‘Evil Dead’ revamp, despite top production value, is a step back

By Dave Steele| @KyKernel

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In a woodland cabin far removed from the temptations of civilization, struggling heroin addict Mia joins her friends Eric and Olivia in hopes of finally detoxing.

When her brother, David, and his girlfriend meet them for support, they are shocked when they discover a secret cellar is filled with remnants of witchcraft and satanic ritual.

When the rest of the group returns to help Mia with her violent withdrawal, Eric’s curiosity leads him to an old book wrapped in barbed wire. After ignoring several warnings etched on the page, Eric reads a passage aloud that will unleash an unspeakable evil.

Meanwhile, Mia’s detox has unleashed a madness that drives her deep into the heart of the woods. This desperate state leads her to believe that a girl is chasing her and she frantically tries to evade the faceless figure. Mia then stumbles in a tangle of thorny vines that ensnares her with no hope of escape.

To Mia’s horror, the figure catches up and reveals itself to be a demonic version of herself. It opens its mouth and releases a thorny vine that enters Mia’s body and takes control.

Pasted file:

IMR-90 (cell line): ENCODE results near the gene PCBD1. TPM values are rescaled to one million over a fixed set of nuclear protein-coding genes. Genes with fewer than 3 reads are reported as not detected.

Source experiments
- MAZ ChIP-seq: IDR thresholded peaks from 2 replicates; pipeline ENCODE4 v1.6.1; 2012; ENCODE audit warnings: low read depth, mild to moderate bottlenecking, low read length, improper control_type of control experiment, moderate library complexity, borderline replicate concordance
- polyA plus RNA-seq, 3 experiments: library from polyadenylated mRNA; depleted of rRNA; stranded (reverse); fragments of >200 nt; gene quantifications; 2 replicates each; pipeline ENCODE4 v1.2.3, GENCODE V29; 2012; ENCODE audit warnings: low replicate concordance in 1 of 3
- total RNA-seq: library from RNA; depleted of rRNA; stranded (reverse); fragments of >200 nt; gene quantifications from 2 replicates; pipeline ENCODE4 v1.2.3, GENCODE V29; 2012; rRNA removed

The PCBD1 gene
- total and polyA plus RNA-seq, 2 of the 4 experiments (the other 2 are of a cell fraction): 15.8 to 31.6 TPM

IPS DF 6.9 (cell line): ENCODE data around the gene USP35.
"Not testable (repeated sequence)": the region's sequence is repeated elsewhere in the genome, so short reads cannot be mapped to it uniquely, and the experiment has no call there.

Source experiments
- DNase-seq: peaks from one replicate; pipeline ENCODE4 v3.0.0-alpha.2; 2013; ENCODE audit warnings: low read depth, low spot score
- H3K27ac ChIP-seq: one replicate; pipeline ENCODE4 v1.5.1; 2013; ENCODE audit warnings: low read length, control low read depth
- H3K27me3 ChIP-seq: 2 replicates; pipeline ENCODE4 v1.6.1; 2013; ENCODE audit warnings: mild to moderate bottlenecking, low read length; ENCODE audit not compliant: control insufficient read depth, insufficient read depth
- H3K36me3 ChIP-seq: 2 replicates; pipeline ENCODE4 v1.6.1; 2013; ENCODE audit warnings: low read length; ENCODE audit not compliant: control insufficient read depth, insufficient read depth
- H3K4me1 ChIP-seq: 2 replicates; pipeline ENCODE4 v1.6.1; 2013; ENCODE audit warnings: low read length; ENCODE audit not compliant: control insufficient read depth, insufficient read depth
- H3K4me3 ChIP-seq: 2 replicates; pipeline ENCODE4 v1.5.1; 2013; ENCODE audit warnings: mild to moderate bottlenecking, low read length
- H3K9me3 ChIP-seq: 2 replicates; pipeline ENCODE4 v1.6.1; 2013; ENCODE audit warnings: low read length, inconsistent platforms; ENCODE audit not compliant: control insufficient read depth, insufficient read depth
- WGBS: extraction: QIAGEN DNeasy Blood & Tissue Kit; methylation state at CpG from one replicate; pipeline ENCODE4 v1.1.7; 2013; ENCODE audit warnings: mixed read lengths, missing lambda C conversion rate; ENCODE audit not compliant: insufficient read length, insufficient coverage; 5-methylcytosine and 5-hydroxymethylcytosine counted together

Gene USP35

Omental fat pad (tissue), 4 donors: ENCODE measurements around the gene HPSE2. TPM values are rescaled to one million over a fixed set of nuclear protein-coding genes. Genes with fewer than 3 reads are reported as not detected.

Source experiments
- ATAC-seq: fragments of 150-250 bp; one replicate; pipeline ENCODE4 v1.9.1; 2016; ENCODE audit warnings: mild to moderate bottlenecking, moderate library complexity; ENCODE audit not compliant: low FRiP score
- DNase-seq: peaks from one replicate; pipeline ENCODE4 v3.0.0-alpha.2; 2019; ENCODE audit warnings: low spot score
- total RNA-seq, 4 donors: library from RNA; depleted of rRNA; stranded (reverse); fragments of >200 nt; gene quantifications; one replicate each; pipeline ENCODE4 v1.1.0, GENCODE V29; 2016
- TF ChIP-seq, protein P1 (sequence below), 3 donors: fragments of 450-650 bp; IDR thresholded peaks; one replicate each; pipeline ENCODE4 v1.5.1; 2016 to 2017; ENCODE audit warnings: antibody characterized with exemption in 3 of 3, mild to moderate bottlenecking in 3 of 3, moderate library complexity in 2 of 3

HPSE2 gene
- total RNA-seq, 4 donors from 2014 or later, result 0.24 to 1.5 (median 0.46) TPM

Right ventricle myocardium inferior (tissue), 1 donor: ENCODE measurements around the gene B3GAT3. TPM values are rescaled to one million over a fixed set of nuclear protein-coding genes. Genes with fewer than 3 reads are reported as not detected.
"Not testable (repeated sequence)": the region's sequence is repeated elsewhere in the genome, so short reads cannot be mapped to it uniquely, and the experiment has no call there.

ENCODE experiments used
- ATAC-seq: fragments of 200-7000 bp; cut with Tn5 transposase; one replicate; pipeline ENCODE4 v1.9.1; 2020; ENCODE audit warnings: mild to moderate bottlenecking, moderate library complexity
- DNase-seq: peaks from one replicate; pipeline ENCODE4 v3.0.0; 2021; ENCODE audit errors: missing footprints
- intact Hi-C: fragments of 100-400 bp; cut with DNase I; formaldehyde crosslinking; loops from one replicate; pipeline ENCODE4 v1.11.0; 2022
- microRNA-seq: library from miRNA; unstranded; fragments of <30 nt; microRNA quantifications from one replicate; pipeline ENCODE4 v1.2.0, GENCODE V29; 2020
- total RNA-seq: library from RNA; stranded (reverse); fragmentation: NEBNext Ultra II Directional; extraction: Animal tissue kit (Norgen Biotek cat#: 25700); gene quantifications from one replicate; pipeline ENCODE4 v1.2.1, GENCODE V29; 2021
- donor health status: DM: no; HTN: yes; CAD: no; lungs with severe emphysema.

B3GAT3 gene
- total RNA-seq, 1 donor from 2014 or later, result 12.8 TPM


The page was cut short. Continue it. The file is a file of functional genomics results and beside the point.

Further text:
In 1981, writer and director Sam Raimi released “The Evil Dead” on a $350,000 budget with a burning ambition to change the genre forever. It was a fiercely original piece of moviemaking that earned him two sequels and a cult following. Its unique blend of humor and terror created an entirely new experience that is still relevant today.

Unfortunately for fans of the original, the 2013 remake takes a much different approach. Despite top-notch production value and gut-wrenching special effects, “Evil Dead” brings nothing new to the table.

It’s a cookie-cutter horror flick that will evaporate quickly as audiences are throwing away their popcorn. It’s almost as if director Fede Alvarez crammed really hard for a “how to make a scary movie” exam and just regurgitated the answers to get the B and move on.

It’s very well made, and the elements of a great horror flick are all on display. It’s just far too derivative to really resonate.

Luckily for us, “Evil Dead” has a fresh, relatively unknown cast that should be exciting to watch develop in the industry. Lead actress Jane Levy nails the dynamic role of a possessed junkie and really sends a chill up your spine.

This young ensemble does everything right for what was asked of them and makes the experience somewhat worthwhile. Thanks to the lean 91-minute runtime, “Evil Dead” is fun enough and will make you squirm around just from the gore alone. Just don’t expect it to sink in very deep when it’s done.